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Sloppy Passwords? 9 Tips to Beat Hackers

password lockIt's easy to become paranoid about passwords. It's even easier to find articles that can turn that paranoia into an absolute fear of typing your password into anything. Nicole Perlroth (here writing for the New York Times) perhaps doesn't help if you're already paranoid. She had set up unique, complex passwords for all sites she logged into and two step verification where possible. After calming down a bit, she had two instances where people were either trying to get into her Google account or into her computer directly. Perlroth notes how easy it is to get hacked: all it takes is one click on a bad link and you've compromised 95% of the security inherent on your computer. Even if you're good about not clicking on suspicious links, hackers can use simple applications to discover your password and get into your private or business sensitive data. Everyone will get hacked at some point, and most times it comes down to not having intelligent passwords . The article lists 9 ways to help get – at the very least – the password situation under control. The first tip listed is to forget the dictionary. If the hacker knows your login name, it will just be a matter of seconds before they apply a hacking program that tests all words found in the dictionary. It comes down to numbers: if your password can't be found in the dictionary, Hackers will typically move on quickly to find the easy win. Another tip that Pelroth's article features is to not use security questions like people would expect you to:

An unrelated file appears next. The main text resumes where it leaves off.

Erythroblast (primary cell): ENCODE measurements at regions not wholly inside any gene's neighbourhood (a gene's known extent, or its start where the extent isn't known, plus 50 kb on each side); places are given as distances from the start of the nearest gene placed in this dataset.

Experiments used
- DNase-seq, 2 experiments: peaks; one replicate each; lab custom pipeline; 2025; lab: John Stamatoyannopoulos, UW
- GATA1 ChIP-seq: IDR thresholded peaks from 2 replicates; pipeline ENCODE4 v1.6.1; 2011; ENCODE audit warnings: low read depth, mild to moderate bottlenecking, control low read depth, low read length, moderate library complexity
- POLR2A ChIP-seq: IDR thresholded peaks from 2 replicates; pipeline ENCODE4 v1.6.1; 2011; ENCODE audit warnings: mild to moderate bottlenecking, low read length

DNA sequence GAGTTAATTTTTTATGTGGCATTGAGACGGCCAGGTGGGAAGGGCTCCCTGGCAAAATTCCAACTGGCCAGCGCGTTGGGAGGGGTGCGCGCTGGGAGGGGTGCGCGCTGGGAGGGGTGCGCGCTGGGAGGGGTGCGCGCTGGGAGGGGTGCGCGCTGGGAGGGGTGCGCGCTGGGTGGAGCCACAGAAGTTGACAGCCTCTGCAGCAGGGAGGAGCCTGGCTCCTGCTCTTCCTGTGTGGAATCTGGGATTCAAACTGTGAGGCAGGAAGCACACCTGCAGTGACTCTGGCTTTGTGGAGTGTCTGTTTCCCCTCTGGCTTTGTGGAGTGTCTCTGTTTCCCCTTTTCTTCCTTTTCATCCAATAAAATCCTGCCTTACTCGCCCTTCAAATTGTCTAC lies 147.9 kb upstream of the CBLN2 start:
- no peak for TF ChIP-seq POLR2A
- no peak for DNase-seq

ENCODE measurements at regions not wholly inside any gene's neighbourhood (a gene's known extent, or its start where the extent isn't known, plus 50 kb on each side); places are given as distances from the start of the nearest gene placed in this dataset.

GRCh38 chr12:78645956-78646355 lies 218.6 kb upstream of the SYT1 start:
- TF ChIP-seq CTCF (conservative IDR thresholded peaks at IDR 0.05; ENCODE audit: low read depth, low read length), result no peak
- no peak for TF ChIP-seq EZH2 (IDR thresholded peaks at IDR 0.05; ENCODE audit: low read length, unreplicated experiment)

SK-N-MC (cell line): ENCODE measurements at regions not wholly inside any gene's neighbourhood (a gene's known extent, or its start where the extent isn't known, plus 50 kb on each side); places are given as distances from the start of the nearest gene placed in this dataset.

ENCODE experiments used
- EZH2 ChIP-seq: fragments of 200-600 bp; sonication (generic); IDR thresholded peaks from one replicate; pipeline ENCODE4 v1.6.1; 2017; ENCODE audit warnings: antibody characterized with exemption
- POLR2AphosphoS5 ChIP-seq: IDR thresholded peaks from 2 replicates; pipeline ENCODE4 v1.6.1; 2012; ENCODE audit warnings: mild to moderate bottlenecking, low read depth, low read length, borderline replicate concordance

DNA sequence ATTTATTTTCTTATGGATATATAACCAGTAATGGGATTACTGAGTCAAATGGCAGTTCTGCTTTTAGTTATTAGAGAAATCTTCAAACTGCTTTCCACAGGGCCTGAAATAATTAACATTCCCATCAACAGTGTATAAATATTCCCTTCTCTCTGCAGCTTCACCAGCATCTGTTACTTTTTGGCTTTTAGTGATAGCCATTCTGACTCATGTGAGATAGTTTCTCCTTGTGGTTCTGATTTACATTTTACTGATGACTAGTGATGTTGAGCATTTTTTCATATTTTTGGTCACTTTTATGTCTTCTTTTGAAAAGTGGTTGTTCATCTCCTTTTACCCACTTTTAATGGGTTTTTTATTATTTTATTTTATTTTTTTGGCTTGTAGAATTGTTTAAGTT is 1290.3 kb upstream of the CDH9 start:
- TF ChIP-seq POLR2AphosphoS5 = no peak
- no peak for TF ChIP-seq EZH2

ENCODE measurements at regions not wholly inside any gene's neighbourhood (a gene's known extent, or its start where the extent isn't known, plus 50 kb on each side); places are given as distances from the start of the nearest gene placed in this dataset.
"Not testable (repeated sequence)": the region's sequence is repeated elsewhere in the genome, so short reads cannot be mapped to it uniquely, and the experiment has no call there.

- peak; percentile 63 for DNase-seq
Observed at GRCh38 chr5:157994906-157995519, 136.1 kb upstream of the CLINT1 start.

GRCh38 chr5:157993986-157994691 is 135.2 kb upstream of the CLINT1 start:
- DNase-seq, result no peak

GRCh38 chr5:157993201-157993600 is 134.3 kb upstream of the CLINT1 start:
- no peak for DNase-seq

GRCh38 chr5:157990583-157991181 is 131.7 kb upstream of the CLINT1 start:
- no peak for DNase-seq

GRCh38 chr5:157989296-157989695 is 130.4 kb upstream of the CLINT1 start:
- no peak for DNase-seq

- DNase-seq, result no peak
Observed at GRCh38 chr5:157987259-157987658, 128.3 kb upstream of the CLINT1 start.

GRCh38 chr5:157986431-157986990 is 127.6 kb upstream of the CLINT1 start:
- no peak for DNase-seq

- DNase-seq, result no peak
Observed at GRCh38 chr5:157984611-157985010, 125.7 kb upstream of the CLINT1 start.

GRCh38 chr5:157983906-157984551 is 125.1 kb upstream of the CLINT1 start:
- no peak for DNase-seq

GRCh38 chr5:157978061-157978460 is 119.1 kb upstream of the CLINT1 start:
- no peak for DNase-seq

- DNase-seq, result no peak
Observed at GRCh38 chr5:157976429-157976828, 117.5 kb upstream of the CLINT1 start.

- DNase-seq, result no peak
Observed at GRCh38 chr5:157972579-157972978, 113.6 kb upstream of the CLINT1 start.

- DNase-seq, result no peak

There is a limited set of answers to questions like “What is your favorite color?” and most answers to questions like “What middle school did you attend?” can be found on the Internet. Hackers use that information to reset your password and take control of your account. Earlier this year, a hacker claimed he was able to crack into Mitt Romney's Hotmail and Dropbox accounts using the name of his favorite pet. A better approach would be to enter a password hint that has nothing to do with the question itself. For example, if the security question asks for the name of the hospital in which you were born, your answer might be: “Your favorite song lyric.” 

Here's an interesting suggestion from Jeremiah Grossman, chief technology officer at WhiteHat Security: just hit your keyboard at random to make the password. Grossman will jam his fingers all over his keyboard, hitting shift and ALT at random. He then copies that result onto a file within an encrypted USB drive. Not only does a hacker have much less of a chance to determine what the password is, but there is a very high chance that you won't know what your password is, either! (Just don't lose that USB drive.)

About Matthew Kabik

Matthew Kabik is the former Editor of Computer Aid's Accelerating IT Success. He worked at Computer Aid, Inc. from 2008 to 2014 in the Harrisburg offices, where he was a copywriter, swordsman, social media consultant, and trainer before moving into editorial.

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